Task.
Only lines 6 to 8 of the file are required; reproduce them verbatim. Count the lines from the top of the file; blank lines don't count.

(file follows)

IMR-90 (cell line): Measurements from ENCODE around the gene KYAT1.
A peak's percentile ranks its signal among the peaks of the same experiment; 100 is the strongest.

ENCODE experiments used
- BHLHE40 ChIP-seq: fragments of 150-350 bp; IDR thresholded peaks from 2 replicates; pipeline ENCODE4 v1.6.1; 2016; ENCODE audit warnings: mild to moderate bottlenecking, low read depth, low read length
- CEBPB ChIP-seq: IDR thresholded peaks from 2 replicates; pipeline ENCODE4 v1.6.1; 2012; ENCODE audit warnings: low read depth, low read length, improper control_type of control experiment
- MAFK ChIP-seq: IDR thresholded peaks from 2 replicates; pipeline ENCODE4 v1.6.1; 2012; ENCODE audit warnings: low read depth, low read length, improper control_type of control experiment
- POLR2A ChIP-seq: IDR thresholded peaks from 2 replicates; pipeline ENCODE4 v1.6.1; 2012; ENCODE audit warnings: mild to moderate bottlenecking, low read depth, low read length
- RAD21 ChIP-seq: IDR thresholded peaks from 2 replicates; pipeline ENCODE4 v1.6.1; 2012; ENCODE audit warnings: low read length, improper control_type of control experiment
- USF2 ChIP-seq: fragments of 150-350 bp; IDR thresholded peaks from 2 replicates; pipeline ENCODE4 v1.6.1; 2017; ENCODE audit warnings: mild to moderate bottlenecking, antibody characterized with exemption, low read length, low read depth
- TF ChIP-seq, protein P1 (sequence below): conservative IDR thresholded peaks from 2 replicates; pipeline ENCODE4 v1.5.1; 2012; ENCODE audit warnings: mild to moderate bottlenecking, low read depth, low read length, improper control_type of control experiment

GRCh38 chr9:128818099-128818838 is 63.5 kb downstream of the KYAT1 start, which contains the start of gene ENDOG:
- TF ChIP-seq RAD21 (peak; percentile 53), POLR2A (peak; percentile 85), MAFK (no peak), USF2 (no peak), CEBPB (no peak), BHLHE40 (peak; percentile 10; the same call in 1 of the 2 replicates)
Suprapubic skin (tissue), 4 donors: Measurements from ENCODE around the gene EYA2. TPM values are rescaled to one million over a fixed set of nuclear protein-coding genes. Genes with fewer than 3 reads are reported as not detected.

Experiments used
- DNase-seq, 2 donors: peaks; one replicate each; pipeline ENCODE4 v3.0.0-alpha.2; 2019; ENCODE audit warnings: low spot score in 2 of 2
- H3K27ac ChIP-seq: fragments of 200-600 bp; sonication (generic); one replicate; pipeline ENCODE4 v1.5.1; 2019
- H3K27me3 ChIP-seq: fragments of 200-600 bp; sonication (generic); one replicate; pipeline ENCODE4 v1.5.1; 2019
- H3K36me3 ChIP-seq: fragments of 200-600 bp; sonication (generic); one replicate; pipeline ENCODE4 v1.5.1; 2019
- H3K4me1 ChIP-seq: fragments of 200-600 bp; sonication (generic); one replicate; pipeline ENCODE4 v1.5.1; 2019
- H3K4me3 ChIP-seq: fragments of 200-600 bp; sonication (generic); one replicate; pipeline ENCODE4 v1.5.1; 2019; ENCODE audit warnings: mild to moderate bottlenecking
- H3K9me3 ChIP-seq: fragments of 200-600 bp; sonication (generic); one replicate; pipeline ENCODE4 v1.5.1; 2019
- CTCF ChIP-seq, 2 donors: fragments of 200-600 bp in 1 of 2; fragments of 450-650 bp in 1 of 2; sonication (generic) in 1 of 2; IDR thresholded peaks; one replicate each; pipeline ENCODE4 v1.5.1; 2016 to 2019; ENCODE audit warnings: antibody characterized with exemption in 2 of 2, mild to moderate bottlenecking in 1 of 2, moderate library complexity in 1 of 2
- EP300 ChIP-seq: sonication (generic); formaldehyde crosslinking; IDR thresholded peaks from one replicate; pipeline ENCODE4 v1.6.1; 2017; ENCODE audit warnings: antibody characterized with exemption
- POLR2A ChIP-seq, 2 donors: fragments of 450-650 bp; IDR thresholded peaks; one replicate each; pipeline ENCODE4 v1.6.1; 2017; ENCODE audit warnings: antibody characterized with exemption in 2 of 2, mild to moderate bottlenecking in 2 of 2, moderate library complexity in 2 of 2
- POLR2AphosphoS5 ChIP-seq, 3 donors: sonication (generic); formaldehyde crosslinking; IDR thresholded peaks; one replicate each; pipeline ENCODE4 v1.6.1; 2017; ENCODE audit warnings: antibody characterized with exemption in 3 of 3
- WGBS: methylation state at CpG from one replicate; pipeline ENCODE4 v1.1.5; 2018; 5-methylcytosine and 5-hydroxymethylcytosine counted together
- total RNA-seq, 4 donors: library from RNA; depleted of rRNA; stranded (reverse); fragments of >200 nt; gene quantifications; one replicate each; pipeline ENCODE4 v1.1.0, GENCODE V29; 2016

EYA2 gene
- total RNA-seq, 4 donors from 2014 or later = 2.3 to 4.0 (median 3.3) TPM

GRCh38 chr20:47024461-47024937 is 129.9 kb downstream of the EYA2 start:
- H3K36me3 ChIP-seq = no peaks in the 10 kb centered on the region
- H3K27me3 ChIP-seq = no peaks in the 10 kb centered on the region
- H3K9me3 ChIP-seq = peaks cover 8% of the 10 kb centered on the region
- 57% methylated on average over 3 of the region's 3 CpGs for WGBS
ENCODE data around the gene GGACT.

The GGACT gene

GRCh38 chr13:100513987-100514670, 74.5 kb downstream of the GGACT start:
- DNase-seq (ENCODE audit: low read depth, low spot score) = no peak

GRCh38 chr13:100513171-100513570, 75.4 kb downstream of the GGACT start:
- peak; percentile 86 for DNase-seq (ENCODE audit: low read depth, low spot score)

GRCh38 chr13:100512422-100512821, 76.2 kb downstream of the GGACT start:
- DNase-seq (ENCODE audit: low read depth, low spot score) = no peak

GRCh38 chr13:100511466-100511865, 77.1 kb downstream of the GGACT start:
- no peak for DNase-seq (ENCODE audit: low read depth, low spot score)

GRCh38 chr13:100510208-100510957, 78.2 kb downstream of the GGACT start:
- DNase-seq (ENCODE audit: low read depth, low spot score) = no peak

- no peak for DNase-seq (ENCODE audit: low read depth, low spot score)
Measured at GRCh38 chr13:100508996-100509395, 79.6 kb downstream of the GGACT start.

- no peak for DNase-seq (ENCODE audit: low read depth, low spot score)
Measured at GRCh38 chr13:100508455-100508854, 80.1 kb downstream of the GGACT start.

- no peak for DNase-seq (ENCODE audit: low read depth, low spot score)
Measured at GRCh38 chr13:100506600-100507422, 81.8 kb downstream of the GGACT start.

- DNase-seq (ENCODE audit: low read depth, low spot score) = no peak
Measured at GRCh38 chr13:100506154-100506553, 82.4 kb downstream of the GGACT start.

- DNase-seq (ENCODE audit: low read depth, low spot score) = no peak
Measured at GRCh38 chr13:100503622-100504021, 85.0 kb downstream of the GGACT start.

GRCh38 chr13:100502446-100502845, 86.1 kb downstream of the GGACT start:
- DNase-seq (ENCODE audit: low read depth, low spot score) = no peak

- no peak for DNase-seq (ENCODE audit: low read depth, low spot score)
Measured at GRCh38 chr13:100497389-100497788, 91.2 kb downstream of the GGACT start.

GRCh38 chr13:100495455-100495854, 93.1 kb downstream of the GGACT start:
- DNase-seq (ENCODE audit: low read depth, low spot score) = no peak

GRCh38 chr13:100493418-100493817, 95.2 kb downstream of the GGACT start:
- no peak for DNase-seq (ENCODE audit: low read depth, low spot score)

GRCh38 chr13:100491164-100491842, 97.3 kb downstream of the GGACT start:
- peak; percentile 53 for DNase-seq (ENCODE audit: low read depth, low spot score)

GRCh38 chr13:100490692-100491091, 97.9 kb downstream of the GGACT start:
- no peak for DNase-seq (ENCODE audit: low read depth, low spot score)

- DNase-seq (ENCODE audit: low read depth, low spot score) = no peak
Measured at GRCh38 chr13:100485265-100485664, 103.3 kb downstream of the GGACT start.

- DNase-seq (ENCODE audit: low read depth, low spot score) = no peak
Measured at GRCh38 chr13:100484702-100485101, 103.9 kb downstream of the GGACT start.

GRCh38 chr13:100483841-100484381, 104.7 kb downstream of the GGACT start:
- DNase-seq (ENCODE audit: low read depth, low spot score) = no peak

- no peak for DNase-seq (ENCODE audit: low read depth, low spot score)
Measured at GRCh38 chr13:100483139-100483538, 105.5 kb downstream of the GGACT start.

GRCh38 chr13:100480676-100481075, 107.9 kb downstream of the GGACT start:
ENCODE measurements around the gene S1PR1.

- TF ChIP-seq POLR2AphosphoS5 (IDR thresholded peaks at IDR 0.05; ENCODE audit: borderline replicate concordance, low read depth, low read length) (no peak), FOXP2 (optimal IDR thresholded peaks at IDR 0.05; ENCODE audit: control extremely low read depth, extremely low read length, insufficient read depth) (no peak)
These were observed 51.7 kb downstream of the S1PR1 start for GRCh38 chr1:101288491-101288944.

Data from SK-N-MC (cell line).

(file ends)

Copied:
- MAFK ChIP-seq: IDR thresholded peaks from 2 replicates; pipeline ENCODE4 v1.6.1; 2012; ENCODE audit warnings: low read depth, low read length, improper control_type of control experiment
- POLR2A ChIP-seq: IDR thresholded peaks from 2 replicates; pipeline ENCODE4 v1.6.1; 2012; ENCODE audit warnings: mild to moderate bottlenecking, low read depth, low read length
- RAD21 ChIP-seq: IDR thresholded peaks from 2 replicates; pipeline ENCODE4 v1.6.1; 2012; ENCODE audit warnings: low read length, improper control_type of control experiment